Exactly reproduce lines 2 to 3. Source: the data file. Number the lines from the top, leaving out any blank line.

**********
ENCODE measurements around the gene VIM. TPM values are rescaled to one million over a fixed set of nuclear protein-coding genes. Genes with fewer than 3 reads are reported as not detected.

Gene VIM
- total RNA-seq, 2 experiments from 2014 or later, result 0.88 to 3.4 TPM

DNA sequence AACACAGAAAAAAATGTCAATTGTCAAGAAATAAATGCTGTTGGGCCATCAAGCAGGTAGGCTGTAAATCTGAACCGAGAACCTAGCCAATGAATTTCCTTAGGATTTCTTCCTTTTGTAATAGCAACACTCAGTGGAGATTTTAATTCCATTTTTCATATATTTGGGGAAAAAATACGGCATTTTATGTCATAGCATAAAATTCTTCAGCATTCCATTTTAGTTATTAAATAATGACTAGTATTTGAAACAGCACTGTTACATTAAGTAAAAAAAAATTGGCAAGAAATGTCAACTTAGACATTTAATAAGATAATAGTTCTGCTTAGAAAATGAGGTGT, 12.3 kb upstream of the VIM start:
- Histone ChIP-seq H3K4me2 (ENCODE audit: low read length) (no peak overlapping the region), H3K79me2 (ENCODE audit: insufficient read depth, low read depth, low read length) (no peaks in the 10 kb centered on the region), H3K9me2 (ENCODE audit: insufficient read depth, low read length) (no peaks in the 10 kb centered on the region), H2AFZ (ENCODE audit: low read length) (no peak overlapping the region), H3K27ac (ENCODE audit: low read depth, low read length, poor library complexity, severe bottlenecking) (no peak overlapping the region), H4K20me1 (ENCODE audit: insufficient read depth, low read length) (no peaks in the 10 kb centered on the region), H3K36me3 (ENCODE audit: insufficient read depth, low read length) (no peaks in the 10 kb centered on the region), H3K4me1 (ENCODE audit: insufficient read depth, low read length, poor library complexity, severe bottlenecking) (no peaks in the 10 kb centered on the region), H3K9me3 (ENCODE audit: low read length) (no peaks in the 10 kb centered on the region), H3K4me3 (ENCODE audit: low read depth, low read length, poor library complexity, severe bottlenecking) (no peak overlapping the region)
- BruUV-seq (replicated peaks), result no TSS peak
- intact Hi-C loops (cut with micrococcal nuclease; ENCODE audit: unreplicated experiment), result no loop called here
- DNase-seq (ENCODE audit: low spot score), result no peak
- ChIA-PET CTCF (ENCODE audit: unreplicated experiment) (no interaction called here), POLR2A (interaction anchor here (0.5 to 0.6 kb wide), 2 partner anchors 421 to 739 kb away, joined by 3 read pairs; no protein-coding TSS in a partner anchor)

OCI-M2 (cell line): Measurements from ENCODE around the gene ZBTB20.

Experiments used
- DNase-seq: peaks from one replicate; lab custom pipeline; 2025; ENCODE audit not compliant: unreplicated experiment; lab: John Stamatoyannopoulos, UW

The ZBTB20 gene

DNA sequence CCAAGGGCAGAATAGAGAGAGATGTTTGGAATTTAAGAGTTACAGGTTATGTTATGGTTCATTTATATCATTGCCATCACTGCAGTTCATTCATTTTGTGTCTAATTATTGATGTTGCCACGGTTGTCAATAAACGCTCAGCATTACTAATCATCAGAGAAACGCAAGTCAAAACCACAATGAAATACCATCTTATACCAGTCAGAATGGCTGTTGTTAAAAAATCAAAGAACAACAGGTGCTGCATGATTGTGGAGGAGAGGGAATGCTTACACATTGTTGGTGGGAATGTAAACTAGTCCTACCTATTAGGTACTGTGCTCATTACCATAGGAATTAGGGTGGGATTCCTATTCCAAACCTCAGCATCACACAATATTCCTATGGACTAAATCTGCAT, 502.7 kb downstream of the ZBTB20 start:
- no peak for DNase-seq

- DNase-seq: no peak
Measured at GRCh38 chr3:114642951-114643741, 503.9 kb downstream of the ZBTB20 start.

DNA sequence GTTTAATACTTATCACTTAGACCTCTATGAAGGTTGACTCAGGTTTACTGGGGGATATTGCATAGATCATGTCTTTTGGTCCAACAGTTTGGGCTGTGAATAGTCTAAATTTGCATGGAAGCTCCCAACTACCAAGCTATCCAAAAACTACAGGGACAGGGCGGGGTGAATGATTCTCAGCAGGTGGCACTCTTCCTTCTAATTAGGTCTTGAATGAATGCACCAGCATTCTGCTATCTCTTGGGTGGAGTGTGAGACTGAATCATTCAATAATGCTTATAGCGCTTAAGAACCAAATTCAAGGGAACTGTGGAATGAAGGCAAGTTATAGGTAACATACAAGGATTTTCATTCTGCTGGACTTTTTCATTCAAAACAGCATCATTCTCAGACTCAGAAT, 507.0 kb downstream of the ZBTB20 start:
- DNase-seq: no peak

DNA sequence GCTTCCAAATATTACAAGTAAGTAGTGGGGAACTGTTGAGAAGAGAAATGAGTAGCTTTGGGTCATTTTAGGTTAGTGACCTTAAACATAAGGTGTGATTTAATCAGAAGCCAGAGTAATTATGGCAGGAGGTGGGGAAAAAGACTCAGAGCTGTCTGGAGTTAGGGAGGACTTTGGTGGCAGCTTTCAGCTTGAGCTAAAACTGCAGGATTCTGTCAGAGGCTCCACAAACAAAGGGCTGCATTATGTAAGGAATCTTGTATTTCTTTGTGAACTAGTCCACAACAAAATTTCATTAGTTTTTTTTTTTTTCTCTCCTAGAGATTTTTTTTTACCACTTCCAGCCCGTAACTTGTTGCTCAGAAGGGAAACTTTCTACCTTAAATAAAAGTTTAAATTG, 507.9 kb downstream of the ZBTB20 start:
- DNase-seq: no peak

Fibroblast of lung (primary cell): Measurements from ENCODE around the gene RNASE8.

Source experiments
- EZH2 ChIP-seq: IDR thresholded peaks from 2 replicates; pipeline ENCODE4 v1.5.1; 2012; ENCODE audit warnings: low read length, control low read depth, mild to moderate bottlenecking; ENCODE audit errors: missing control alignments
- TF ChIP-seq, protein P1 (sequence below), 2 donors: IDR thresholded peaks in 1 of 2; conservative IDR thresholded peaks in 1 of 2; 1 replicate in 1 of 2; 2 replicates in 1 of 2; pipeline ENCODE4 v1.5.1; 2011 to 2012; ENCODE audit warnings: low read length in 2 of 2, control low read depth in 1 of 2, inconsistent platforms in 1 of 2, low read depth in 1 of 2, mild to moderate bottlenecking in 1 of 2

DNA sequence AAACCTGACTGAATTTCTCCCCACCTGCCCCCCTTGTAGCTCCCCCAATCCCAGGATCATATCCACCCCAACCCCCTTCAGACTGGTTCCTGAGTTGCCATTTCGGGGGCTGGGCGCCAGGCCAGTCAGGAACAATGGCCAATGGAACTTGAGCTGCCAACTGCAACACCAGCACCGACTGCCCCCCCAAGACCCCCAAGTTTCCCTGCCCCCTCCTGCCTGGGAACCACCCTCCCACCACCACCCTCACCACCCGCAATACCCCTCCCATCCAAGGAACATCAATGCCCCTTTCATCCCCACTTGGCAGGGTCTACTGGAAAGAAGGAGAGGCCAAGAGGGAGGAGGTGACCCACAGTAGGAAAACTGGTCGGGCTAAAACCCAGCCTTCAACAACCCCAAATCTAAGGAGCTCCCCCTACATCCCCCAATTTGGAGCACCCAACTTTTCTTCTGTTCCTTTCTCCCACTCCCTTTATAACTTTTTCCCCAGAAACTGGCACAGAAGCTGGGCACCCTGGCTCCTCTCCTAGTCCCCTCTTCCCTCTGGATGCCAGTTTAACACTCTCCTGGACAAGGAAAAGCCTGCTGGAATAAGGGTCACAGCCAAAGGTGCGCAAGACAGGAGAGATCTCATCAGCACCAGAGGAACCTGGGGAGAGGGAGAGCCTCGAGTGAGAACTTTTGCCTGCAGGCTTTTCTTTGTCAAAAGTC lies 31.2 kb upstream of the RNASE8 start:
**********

Gene VIM
- total RNA-seq, 2 experiments from 2014 or later, result 0.88 to 3.4 TPM